# Java Code Talk, Part 1

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Click and Hack, the type-it brothers, bring you the scoop on loops.
This material was originally published for the 2002 JavaOne Conference.
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Josh: Hi. We're Click and Hack, the type-it brothers. Welcome to Code Talk. Today we're going to talk about loops.

Neal: What, Froot Loops?

Josh: No you dingbat, while loops! What does this loop do?

```     while (i == i + 1)
;
```

Neal: It's obvious: that loop does nothing. A number is never equal to itself plus one.

Josh: Well, maybe yes, maybe no... What if it's preceded by this declaration?

```    double i = 1.0 / 0.0;
```

Believe it or not, this is legal. The Java™ programming language uses IEEE 754 arithmetic, which lets you store infinity in a double (or float). And as we learned in grade school, infinity plus one is still infinity, so the loop condition evaluates to true and the loop never terminates!

In fact, you don't even need to store infinity in i to make the loop spin forever; any sufficiently large value will do, for example:

```    double i = 1.0e40;
```

Neal: Oh I see, the larger a floating point number, the larger the distance between the number and its successor. Adding one to a floating point number this large doesn't "bridge the gap" to its successor.

Josh: Yep. Here's another one. What does this loop do?

```    while (i != i)
;
```

Neal: It has to do nothing, right?

Josh: Well, no... Suppose it's preceded by this declaration:

```    double i = 0.0 / 0.0;
```

This strange looking expression evaluates to Double.NaN, which is short for "not a number." It turns out that, according to the IEEE 754 spec, NaN is not equal to itself! Strange but true. Once again, the expression evaluates to true, and the loop spins forever.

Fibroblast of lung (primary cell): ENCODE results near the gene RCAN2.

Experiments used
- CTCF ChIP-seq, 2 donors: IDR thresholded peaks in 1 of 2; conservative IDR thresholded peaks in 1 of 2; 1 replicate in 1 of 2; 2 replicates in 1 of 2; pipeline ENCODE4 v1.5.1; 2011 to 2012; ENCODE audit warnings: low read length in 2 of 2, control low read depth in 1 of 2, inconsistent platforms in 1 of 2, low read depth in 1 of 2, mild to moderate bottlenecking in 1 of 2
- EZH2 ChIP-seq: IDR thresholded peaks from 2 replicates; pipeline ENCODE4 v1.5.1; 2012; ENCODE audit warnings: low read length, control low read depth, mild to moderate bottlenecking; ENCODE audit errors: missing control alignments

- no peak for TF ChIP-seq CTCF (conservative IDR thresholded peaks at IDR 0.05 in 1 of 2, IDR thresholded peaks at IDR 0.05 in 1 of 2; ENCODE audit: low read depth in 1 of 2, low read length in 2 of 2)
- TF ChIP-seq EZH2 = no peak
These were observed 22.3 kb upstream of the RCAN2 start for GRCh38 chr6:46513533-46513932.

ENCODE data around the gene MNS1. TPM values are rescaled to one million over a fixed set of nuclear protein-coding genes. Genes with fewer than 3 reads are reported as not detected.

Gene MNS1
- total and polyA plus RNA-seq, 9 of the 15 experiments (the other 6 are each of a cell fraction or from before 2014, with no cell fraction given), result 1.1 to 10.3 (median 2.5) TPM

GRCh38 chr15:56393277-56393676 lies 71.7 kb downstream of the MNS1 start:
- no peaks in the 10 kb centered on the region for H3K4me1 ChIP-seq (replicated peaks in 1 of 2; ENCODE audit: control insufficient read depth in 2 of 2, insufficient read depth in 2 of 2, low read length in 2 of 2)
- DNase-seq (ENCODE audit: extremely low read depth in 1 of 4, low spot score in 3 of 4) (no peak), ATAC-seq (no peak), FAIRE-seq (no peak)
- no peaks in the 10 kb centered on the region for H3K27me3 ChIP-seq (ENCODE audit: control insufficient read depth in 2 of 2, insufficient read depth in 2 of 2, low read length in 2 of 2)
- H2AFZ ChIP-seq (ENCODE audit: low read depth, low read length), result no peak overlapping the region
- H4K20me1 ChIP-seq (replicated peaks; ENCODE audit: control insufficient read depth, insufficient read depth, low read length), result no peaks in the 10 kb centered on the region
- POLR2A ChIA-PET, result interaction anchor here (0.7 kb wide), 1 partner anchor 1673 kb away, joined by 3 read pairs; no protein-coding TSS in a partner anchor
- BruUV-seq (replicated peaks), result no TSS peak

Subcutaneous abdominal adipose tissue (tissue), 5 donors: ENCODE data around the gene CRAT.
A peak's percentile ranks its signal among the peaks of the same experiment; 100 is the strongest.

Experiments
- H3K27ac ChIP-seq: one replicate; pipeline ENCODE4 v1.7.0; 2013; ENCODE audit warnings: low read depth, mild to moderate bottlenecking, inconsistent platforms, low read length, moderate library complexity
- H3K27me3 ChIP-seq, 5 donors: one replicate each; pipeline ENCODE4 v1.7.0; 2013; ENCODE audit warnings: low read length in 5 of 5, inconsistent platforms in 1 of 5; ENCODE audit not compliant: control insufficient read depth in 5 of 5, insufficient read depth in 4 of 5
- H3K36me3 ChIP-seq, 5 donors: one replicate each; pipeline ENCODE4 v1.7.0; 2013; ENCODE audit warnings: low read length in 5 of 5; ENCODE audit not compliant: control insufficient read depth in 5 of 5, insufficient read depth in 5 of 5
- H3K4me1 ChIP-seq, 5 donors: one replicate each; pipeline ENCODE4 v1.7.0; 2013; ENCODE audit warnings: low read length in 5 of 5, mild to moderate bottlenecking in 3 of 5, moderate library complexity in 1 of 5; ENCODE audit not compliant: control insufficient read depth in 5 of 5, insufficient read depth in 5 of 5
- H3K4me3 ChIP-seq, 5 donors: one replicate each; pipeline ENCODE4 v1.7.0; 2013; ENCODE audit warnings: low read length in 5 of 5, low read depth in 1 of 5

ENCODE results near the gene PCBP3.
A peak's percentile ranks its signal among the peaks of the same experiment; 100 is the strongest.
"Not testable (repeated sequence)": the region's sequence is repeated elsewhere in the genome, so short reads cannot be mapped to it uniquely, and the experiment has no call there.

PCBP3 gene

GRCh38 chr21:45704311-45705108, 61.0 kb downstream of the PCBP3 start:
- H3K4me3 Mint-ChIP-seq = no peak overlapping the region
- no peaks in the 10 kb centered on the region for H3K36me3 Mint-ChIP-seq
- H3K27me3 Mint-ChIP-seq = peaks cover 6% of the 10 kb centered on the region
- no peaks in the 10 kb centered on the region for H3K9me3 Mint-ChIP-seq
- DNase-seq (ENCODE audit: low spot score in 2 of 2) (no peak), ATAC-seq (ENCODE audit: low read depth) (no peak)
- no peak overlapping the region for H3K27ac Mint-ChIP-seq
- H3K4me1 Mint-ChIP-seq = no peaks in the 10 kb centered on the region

Neal: So what can we learn from all of this?

Josh: Three things:

1. Floating point arithmetic is tricky. Floating point numbers aren't the same as the real numbers that you learned about in school. Be very careful when you're working with floating point, and never use it when integer arithmetic will do.

2. Give your variables good names. I tried to mislead you by calling the variable i, which suggests that it's an integer.

3. Last but not least, stop by this site in upcoming weeks for additional installments in this series. We'll entertain you and enlighten you with lots more fun programming puzzlers.

Neal: In the mean time, I have two more puzzlers to keep you busy. Here are two while loops, each of which appears to do nothing but can be made to loop infinitely by preceding it with the correct declaration. Can you figure out what declaration makes each loop spin forever? Both of these puzzlers can (and should) be solved without resorting to floating point.

1. ```    while (i != i + 0)
;
```
2. ```    while (i != 0)
i >>>= 1;
```

Josh: In case you don't have your Java Language Specification handy, >>>= is the assignment operator corresponding to unsigned right shift. Come back next week for the answers. Our thanks go to Ron Gabor, a reader from Herzliya, Israel, for sending us these fine puzzlers. If you want to see your name in print too, send your puzzlers to javapuzzlers@sun.com.

Neal: But don't expect us to give any hints!

Josh: And don't code like my brother.

Neal: Don't code like my brother.